Liver disease: NHS Doctor talks about link with alcohol
FATTY liver disease, also known as non-alcoholic fatty liver disease (NAFLD), is a fatty build-up in the liver that can cause serious complications if left untreated. It’s usually seen in people who are overweight or obese. The condition is characterised by a number of stages, the latter of which can lead to liver damage.
As the Mayo Clinic explains, symptoms do not usually surface in the initial stages but some individuals with NAFLD can develop liver inflammation and may progress to advanced scarring (cirrhosis) and liver failure.
In the latter stages, you may notice a number of skin changes; in addition to jaundice, discolouration in the neck (swollen glands).
According to the gastro clinic, spider veins on the chest, back, and shoulders are a possible warning sign.
You may also notice “Possibly broken blood vessels in the face”, it says.
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“Also the hands might be affected, red palms and nail beds turning white,” it adds.
How is fatty liver disease diagnosed?
According to the NHS, fatty liver disease is often diagnosed after a blood test called a liver function test produces an abnormal result and other liver conditions, such as hepatitis, are ruled out.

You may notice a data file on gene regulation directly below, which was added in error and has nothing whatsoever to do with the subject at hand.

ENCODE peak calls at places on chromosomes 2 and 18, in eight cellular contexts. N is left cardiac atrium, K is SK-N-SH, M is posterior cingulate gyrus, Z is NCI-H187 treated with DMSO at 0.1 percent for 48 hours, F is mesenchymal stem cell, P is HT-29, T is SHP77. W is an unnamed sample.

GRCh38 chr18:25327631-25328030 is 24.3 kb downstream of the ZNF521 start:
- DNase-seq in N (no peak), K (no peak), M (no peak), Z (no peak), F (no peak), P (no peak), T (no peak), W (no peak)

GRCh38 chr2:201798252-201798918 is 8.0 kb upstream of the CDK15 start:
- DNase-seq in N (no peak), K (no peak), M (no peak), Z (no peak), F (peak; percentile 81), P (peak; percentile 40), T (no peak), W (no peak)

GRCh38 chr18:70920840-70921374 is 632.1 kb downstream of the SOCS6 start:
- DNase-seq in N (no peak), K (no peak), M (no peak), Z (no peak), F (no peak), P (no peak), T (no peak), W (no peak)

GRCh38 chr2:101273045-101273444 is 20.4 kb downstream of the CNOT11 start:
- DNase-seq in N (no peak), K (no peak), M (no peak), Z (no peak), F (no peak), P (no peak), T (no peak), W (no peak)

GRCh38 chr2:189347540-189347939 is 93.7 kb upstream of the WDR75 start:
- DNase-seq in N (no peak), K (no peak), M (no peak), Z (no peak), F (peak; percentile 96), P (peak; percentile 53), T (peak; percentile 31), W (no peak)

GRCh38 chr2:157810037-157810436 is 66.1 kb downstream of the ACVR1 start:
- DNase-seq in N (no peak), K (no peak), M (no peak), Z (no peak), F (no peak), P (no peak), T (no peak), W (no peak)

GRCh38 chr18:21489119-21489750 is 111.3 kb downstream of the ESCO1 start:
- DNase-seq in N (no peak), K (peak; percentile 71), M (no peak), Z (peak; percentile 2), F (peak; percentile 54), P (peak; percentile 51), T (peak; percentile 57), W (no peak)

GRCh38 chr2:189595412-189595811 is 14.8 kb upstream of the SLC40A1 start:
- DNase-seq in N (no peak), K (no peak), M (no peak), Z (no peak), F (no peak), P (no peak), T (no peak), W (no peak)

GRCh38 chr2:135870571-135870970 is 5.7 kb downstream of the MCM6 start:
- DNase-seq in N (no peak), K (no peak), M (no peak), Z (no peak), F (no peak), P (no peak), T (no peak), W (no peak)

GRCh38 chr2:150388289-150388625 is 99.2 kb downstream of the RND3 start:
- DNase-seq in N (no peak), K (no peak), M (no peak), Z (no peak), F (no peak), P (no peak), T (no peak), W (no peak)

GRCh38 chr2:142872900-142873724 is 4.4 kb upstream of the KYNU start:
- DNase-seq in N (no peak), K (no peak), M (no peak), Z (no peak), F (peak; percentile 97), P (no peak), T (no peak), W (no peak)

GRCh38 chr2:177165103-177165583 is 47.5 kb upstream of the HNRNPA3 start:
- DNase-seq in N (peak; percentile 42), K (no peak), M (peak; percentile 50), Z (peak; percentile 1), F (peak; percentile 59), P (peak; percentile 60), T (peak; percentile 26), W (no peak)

But blood tests do not always pick up fatty liver disease, however.
“The condition may also be spotted during an ultrasound scan of your tummy,” explains the NHS.
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This is a type of scan where sound waves are used to create an image of the inside of your body.
“If you’re diagnosed with NAFLD, further tests may be needed to determine which stage you have,” notes the NHS.
It adds: “This may involve a special blood test or having another type of ultrasound scan (Fibroscan).”
How to reduce your risk
You can keep the risk of developing fatty liver disease by making healthy lifestyle choices.
Drinking too much alcohol can cause a fat buildup in the liver, but it can also affect people who consume little or no alcohol.
“Instead, the main culprit is excess weight — which causes extra fat to get stored in the liver — and is associated with dyslipidemia (abnormally high LDL cholesterol levels, low HDL levels, or both), high blood pressure, and diabetes,” explains Harvard Health.
As the number of overweight people has increased, so too has the prevalence of fatty liver disease.
“Much of this can be attributed to a regular diet of more processed foods and high amounts of carbohydrates, along with more sedentary lifestyles,” said Dr Kathleen Corey, director of the Fatty Liver Disease Clinic at Harvard-affiliated Massachusetts General Hospital.
Instead, you should opt for whole grain carbohydrates (such as breads, rice and pasta) which are high in fibre, advises Bupa.
You should also replace saturated fats with monounsaturated fats or polyunsaturated fats, especially omega-3 fatty acids, says the health body.
“This may help reduce your risk of heart disease which can be linked to NAFLD,” it adds.
Other dietary tips include:
- Avoid food and drinks that are high in sugar
- Eat more vegetables and fruit
- Monitor your portion sizes, especially if you’re trying to lose weight.
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